www.blissfire.com, 13 Oct 2006 [cached]
Fifty-three-year-old Diane Hoty-Bliss, an English and Spanish teacher at Lakewood High School and a part-time lawyer, calls her new show, â€œBlissfire,â€ a â€œpolitically perverseâ€ program â€œunabashedly challenging trends that undermine the American values and the American Dream.â€
The show debuted in April on WERE 1300 AM and airs Friday evenings from 8 p.m.to 9 p.m.
The premise of â€œBlissfire,â€ Hoty-Bliss says, is this: The show addresses â€œhot social, cultural and political topics with an entertaining twist.â€
And the twist?
â€œFirst of all, itâ€™s a female voice,â€ says Hoty-Bliss
, alluding to the fact that the most identifiable political talk show hosts, such as Limbaugh, Glenn Beck and Chris Matthews, are male. â€œAnd as far as cultural change, Iâ€™ve
seen how men have been emasculated in this country.
grew up in a poor section of Athens, Greece, on Oct. 4, 1950.
Itâ€™s not exactly a rags-to-riches story, but it is the story of a hard-working immigrant family making a life for itself here in the U.S., Hoty-Bliss
â€œI feel like Iâ€™m the fulfillment -- or at least an example, as many immigrants have done it -- of the American dream,â€ Hoty-Bliss says.
While attending Lakewood High School
graduated in 1969 -- she
husband, Thomas Bliss.
The two were â€œbest buds for seven yearsâ€ before marrying on July 7, 1973, a month after both graduated from Edinboro University of Pennsylvania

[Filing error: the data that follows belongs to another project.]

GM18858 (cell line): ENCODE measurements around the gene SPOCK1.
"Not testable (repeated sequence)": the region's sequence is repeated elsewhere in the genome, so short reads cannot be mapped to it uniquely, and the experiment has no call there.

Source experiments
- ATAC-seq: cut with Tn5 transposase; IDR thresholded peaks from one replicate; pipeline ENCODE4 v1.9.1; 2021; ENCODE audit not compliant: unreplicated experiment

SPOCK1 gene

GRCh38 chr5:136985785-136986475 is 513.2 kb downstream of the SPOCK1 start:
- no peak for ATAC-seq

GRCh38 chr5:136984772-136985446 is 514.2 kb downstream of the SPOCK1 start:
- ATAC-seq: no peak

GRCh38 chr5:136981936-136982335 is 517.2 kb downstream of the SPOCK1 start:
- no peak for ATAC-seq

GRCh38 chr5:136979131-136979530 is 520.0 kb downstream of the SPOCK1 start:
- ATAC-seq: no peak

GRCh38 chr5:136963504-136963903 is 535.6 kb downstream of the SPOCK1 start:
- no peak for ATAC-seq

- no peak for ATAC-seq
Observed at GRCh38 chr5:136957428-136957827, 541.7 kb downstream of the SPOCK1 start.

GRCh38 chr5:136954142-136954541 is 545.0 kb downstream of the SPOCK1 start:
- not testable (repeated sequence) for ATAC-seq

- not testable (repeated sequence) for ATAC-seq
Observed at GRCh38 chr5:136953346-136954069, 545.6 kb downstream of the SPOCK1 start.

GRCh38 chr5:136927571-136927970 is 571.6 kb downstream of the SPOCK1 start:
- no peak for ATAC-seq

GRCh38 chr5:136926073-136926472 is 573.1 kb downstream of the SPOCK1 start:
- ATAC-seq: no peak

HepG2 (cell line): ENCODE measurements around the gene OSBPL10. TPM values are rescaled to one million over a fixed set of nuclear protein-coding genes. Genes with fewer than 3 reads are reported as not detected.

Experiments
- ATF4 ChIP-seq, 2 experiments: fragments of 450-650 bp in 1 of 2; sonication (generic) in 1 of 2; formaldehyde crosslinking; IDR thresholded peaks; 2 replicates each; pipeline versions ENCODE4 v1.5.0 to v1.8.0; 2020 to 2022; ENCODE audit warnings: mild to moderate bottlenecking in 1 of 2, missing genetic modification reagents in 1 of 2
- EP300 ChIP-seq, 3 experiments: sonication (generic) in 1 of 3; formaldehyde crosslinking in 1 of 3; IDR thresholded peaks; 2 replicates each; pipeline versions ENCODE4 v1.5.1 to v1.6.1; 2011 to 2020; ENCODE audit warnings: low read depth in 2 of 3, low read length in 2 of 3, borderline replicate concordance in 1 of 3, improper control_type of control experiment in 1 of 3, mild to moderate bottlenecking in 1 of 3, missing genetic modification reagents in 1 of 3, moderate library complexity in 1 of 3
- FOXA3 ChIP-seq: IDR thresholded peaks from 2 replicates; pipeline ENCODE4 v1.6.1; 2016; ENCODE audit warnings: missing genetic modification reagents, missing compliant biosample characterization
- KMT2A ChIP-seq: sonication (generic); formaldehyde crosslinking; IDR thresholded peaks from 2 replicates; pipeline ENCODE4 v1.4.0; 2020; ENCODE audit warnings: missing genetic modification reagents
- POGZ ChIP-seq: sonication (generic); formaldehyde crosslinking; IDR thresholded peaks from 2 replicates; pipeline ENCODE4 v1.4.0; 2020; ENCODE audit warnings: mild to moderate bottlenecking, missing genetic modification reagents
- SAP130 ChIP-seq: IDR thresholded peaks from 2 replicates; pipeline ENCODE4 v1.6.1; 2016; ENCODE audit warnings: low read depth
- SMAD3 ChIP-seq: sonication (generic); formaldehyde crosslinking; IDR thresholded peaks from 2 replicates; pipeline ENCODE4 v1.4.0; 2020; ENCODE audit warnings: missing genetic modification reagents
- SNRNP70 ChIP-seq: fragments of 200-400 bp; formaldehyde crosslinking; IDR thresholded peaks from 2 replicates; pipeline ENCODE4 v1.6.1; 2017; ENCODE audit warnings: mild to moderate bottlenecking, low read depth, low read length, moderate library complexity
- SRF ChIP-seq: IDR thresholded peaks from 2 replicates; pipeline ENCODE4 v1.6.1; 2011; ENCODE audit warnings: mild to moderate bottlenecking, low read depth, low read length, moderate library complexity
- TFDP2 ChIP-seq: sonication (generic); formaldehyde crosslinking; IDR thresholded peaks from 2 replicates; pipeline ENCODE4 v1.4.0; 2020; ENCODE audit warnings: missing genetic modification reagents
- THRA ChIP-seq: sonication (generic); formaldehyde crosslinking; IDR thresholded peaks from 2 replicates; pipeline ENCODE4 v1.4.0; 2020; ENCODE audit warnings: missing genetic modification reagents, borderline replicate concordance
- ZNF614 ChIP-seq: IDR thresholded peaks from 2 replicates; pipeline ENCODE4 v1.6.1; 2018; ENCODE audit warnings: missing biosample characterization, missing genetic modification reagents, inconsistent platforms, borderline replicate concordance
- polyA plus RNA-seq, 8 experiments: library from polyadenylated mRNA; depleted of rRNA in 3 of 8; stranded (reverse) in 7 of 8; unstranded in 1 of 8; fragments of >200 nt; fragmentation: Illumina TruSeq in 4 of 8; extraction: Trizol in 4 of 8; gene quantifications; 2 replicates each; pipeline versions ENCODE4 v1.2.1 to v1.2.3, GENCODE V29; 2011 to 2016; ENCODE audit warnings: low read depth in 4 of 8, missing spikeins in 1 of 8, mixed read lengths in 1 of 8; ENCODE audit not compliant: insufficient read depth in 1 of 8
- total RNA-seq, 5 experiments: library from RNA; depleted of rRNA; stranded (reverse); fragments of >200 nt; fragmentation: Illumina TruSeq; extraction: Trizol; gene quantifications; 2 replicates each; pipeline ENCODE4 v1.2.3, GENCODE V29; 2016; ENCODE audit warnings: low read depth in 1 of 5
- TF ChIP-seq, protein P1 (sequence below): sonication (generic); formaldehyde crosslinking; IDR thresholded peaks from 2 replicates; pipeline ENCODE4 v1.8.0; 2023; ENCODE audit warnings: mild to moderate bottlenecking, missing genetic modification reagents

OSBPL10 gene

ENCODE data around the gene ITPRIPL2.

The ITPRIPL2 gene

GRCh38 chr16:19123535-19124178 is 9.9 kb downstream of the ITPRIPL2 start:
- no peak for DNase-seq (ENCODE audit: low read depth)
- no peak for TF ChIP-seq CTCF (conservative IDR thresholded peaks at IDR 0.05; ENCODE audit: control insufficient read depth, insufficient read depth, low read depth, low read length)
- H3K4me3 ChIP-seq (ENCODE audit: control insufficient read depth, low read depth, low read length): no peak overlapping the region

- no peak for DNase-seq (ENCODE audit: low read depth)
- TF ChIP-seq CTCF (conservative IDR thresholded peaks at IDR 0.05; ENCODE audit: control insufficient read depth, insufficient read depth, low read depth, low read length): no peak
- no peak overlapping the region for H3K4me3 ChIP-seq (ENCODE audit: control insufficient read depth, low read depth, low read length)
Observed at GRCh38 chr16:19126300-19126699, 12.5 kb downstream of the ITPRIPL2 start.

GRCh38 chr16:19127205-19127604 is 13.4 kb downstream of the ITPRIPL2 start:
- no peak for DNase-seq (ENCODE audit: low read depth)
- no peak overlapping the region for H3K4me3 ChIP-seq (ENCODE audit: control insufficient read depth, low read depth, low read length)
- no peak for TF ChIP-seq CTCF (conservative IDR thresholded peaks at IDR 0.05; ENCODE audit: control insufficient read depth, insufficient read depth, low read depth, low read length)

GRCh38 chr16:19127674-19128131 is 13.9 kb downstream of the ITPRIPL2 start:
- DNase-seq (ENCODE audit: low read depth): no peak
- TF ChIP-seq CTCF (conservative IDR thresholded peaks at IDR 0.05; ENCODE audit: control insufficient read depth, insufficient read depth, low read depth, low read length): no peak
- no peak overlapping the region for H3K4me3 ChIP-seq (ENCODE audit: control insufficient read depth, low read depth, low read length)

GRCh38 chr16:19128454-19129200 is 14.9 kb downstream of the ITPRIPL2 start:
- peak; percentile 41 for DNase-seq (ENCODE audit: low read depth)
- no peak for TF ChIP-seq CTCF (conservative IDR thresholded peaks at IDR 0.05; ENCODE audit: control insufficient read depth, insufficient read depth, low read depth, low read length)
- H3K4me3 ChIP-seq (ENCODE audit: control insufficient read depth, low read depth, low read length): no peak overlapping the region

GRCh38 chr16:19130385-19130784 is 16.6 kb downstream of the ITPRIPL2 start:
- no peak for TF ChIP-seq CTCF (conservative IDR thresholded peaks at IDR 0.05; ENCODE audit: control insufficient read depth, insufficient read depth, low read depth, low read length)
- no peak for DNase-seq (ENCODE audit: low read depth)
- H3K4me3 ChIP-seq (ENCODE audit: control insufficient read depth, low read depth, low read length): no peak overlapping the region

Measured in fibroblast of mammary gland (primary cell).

Theyâ€™ve been married now for 31 years.
returned to Lakewood High to teach English, Spanish and Russian while her
husband attended law school.
She then took night classes at the Cleveland-Marshall College of Law to earn her law degree in 1982, and left the teaching ranks to join her husbandâ€™s law firm.
cites some of the life challenges that followed as part of her
inspiration for pursuing a career in radio.
The Blissesâ€™ first son, Drew, born in 1983, was diagnosed with cancer at the age of 2.
After a 16-and-a-half-year battle with the disease, Drew died in 2002.
Their second son, Daniel, born in 1987, developed a severe form of autism at the age of 2.
Meanwhile, the Blisses adopted a 6-year-old girl, Elizabeth (born in 1989), who was a victim of fetal alcohol syndrome and drug abuse.
returned to Lakewood High in 1997 to teach English and Spanish, and she
still practices law part-time at Bliss Hoty-Bliss.
Back to the original question: Why the radio show?
says that the sum total of her
experiences has given her
a unique perspective on life. â€œAfter 53 years of formal and informal education, and straddling two cultures, I caught a glimpse of the big picture and want to share it,â€ she
says. â€œI have a lot to say.â€
was particularly inspired by her
son, Drew, and his
valiant battle with cancer.
Drew graduated from St. Edward High School with a 3.825 GPA, played several sports and was accepted to The Ohio State University before finding out his cancer was terminal.
But the most important aspect of Drewâ€™s story, Hoty-Bliss
says, is that he
touched the lives of others,as evidenced by the â€œthousands of peopleâ€ at his
funeral.â€œHe was a social butterfly,â€ Hoty-Bliss
says. â€œEverything always happened at our house.â€ Drewâ€™s bravery and his
ability to connect with people and touch their lives inspired Hoty-Bliss to pursue a career in radio.â€œI did my homework and called WTAM, but they were booked,â€ Hoty-Bliss says.
was able to gain a spot on WERE, although just for one night a week.
But while she
was negotiating her
contract for one night a week, the 5:30 p.m. Monday-through-Friday spot opened up, and Hoty-Bliss
snatched it up.
And â€œBlissfireâ€ was born.